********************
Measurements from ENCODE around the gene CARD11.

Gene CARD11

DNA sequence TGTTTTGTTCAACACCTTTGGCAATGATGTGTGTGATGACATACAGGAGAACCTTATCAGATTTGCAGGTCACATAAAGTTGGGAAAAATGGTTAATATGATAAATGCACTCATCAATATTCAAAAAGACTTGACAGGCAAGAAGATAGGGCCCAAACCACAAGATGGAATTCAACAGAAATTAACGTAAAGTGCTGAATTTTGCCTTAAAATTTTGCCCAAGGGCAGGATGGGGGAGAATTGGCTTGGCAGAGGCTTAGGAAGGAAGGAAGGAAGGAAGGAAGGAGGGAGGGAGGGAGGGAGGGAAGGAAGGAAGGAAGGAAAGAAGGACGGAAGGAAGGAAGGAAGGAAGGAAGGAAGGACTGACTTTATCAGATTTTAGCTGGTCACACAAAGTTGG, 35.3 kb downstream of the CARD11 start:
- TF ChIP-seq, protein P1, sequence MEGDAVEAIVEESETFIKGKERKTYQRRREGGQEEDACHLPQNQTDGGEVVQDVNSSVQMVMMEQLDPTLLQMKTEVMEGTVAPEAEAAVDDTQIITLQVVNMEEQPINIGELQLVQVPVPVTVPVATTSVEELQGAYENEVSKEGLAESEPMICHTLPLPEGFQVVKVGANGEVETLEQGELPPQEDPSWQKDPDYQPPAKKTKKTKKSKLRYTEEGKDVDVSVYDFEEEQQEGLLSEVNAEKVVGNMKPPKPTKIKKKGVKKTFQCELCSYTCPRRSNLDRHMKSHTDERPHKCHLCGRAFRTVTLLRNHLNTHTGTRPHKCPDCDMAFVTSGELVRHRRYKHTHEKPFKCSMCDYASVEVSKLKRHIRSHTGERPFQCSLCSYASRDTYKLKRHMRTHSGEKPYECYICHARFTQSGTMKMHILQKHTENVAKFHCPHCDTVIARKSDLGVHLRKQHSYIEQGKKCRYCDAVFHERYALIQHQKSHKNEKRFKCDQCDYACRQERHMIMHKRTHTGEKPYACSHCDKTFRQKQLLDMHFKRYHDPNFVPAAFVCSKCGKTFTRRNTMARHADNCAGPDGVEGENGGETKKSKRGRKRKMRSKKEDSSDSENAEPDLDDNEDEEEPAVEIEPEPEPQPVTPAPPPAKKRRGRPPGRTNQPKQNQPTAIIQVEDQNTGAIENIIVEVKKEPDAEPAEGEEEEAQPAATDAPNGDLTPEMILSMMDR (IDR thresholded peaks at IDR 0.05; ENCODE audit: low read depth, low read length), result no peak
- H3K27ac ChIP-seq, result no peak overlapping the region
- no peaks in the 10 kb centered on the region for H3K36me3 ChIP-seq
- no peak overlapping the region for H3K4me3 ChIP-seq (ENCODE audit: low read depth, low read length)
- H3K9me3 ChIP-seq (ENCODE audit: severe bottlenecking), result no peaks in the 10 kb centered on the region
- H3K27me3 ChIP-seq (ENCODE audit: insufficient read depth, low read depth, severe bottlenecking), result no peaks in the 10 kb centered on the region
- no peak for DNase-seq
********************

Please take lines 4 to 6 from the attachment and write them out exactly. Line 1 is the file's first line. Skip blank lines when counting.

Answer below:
- TF ChIP-seq, protein P1, sequence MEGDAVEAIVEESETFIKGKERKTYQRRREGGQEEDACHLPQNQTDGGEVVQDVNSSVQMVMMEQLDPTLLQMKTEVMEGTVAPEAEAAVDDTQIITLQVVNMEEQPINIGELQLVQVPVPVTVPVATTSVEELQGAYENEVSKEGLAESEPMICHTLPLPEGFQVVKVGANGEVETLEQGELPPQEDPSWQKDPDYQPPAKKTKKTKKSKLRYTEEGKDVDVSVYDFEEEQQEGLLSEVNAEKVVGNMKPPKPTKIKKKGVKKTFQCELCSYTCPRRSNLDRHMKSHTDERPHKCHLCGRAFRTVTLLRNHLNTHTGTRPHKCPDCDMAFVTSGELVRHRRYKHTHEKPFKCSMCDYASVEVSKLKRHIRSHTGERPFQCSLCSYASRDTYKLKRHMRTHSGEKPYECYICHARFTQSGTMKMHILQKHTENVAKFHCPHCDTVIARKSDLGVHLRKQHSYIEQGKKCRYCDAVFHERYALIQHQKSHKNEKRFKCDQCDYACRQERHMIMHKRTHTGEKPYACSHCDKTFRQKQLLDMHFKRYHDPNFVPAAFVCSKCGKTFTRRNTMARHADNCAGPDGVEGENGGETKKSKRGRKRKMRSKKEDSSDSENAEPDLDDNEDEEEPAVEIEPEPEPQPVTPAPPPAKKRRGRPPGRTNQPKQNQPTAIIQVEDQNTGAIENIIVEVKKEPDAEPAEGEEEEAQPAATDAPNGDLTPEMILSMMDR (IDR thresholded peaks at IDR 0.05; ENCODE audit: low read depth, low read length), result no peak
- H3K27ac ChIP-seq, result no peak overlapping the region
- no peaks in the 10 kb centered on the region for H3K36me3 ChIP-seq